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Hey, when it's good, it's good. You gotta give it up. And that's exactly what I had to do with Cartoon Network's Batman: The Brave and The Bold.
When I first heard that there was gonna be a new, new Batman animated TV show, I was like, "First of all, it's gonna have huge shoes to fill coming behind the incredible Batman: The Animated Series and The New Batman Adventures. And second, the tone is gonna be that campy, over-the-top Dick Sprang vibe? That's gonna suck."
Of course, I was dead wrong. And I told James Tucker, the producer of Batman: The Brave and The Bold, as much in my interview with him. Thing is, he said the potential Silver Age campiness was partially why he agreed to help develop the project in the first place.
Apparently, the 1950's era DC comic book of the same name was one of James' very first comics as a kid. It was geek providence that he got offered the chance to bring some of that flavor to animated life. When Sam Register approached him with the idea a few years ago, James says he liked the fact that this cartoon incarnation of Batman would be very different from Batman: The Animated Series.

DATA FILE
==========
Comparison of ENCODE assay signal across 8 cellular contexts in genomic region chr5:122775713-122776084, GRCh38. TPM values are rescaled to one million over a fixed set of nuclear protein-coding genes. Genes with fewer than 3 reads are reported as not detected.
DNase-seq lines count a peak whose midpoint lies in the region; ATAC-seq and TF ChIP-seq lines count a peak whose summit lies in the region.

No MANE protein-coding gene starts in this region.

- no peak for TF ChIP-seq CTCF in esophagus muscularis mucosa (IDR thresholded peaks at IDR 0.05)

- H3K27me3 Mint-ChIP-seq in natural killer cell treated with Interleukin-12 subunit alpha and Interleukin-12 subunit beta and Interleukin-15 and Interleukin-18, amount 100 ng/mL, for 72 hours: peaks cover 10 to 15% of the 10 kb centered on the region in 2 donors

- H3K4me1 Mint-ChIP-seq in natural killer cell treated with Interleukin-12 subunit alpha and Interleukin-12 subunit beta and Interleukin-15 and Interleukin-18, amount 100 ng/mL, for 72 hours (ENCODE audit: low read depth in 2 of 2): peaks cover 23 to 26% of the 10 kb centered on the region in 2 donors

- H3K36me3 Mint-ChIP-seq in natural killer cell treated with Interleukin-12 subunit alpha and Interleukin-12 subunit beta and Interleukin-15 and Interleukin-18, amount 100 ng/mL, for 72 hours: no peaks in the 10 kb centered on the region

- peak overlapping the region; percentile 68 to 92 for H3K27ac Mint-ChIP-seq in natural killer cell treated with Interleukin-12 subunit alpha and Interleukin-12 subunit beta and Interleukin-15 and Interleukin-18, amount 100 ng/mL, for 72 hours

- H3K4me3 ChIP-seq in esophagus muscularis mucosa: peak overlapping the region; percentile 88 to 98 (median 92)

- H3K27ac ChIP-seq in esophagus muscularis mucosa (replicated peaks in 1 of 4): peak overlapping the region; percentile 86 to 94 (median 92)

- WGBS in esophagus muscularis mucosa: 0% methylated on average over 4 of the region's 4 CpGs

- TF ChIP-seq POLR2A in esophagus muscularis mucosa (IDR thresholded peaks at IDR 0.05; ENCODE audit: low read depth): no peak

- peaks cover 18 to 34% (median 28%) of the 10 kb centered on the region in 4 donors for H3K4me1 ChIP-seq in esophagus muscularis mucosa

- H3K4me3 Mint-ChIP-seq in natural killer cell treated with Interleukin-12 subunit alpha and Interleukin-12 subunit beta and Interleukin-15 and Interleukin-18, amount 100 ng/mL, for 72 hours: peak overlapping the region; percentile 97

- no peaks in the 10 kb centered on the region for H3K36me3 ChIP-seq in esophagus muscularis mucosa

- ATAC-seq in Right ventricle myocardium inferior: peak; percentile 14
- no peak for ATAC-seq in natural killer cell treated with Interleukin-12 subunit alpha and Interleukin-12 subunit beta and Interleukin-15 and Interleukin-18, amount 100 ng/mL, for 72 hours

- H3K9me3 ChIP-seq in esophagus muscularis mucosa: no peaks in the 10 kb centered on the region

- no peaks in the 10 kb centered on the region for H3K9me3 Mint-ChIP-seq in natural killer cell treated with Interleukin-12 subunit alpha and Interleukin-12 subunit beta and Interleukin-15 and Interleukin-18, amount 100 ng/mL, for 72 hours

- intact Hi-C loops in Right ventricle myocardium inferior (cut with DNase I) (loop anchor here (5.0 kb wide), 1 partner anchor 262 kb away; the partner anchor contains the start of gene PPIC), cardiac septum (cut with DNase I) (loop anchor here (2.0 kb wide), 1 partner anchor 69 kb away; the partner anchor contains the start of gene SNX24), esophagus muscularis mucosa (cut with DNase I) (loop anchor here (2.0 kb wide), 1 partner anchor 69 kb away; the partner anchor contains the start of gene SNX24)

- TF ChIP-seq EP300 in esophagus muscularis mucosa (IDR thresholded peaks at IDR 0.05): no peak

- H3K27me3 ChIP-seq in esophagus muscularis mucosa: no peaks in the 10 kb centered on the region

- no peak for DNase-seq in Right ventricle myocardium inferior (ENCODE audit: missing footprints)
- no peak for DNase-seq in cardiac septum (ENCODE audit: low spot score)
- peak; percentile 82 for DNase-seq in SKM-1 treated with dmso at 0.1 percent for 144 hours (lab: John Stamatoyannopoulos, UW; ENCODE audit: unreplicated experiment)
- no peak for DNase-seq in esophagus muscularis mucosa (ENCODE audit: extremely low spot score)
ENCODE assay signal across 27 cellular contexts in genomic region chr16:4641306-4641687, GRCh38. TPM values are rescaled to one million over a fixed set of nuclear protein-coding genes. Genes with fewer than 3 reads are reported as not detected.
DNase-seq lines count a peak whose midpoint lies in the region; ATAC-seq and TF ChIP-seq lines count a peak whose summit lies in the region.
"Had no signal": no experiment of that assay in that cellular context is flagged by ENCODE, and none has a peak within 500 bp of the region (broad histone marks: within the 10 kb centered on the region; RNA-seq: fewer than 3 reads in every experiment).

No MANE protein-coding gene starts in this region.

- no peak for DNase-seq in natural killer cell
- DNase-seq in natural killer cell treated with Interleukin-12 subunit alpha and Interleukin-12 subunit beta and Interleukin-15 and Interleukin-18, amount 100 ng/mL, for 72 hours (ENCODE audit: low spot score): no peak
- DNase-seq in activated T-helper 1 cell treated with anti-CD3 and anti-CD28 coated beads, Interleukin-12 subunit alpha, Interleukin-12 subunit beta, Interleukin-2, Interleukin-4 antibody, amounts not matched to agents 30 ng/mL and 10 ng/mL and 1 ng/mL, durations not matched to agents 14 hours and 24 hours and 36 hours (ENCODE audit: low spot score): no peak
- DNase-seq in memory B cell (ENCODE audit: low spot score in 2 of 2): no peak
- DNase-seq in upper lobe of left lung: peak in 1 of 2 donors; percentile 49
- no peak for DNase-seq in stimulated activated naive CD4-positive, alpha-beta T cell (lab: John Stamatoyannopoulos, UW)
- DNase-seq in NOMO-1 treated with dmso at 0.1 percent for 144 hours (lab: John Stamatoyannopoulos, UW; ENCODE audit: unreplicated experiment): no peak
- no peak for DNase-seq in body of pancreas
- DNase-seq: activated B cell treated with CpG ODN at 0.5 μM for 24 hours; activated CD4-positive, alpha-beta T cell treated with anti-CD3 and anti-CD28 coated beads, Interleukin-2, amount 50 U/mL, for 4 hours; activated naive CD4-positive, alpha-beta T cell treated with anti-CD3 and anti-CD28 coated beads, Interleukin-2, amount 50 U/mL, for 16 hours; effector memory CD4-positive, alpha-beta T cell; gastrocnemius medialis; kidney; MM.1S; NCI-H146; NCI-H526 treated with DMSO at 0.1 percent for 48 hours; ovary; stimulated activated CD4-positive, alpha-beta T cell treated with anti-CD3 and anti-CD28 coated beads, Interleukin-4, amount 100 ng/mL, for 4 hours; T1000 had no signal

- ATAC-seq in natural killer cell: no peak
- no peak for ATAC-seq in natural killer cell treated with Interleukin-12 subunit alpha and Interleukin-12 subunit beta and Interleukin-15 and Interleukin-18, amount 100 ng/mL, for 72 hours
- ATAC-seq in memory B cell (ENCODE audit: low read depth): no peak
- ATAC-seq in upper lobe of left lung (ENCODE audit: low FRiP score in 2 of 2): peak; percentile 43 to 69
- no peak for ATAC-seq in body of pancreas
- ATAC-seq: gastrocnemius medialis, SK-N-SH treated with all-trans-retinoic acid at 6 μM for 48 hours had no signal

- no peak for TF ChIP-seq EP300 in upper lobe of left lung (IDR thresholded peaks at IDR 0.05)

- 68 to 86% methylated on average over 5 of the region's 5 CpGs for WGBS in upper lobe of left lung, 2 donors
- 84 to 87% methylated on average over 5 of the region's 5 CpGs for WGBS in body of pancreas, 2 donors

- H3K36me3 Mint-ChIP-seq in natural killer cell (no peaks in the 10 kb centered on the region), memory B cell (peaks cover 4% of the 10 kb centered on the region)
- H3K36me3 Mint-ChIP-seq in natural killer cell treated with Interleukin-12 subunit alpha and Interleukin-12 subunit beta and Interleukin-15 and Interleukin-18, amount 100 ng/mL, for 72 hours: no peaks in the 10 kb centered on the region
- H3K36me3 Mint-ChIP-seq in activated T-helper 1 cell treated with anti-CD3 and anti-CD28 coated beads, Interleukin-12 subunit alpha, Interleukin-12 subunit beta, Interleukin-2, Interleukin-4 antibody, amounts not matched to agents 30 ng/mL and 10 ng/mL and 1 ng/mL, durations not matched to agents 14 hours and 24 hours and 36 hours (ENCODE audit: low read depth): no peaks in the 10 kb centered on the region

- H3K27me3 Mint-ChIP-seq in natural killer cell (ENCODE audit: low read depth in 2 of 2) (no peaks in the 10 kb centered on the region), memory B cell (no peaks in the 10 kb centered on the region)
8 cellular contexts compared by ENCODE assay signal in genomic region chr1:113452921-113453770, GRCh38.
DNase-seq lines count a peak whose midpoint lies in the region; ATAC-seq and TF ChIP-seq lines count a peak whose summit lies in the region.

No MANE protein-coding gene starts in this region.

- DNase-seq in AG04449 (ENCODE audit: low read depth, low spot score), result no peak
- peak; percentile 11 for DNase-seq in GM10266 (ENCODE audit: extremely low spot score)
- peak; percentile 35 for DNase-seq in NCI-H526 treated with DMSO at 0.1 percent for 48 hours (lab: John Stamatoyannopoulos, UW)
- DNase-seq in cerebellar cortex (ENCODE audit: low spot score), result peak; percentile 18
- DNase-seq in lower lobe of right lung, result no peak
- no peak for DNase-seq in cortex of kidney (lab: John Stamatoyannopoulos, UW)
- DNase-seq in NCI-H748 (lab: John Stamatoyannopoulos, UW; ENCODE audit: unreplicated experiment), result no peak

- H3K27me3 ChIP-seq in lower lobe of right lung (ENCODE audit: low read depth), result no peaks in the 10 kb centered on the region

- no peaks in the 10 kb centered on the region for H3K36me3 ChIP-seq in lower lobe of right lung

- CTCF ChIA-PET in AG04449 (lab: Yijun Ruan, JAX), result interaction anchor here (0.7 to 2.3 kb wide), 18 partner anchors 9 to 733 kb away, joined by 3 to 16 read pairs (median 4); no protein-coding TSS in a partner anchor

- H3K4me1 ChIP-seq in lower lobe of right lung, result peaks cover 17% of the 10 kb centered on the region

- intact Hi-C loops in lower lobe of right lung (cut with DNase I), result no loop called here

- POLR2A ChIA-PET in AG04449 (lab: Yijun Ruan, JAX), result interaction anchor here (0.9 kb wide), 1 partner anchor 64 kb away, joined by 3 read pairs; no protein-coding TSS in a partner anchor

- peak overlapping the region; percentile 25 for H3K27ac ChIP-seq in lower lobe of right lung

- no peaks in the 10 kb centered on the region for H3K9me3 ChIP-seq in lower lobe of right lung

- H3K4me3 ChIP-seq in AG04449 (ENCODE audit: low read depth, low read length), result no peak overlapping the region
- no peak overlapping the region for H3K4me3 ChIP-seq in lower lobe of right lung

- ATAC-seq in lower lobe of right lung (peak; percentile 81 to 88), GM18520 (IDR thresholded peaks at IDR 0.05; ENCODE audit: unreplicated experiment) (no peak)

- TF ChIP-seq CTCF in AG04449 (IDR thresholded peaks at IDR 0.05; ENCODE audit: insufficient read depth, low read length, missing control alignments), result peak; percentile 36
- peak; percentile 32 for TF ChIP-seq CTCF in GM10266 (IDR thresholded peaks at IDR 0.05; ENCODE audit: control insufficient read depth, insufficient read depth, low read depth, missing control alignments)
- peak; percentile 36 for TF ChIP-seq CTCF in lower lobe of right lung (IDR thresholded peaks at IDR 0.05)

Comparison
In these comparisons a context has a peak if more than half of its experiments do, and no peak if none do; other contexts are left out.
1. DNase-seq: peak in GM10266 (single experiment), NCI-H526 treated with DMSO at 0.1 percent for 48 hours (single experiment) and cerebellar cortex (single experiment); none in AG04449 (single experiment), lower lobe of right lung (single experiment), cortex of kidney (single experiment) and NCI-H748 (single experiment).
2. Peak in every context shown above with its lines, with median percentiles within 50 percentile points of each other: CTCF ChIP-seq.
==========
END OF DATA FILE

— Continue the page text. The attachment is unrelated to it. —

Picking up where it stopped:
I knew Tucker's name and face from the behind-the-scenes extras on my other Warner Bros. animated DVDs. Superman, Justice League, Batman Beyond — he worked on all of them— either in the art department, or as he did on BTBaTB, as a producer.
And he mentions in our talk that he learned much of the craft of producing under the wing of animator extraordinaire, Bruce Timm. Timm, along with Alan Burnett, Glen Murakami, Paul Dini, and Michael Jelenic, are just a few of the talented collaborators that James has worked with since he got his start at Warner Bros. Animation.
Batman: The Brave and The Bold debuted back in November of 2008, and the series just ended with its triumphant final episode on August 1, 2011. It was a delightful show that captured all the adventure and whimsy of those old Silver Age comics without ever slavishly paying homage to them. Tucker and crew cleverly pulled classic elements together, and then pushed them through a modern day filter — thus, making their show very much its own thing. Well done, folks!
**It's just me asking the questions on this one, but I had a ball. Hope you dig it.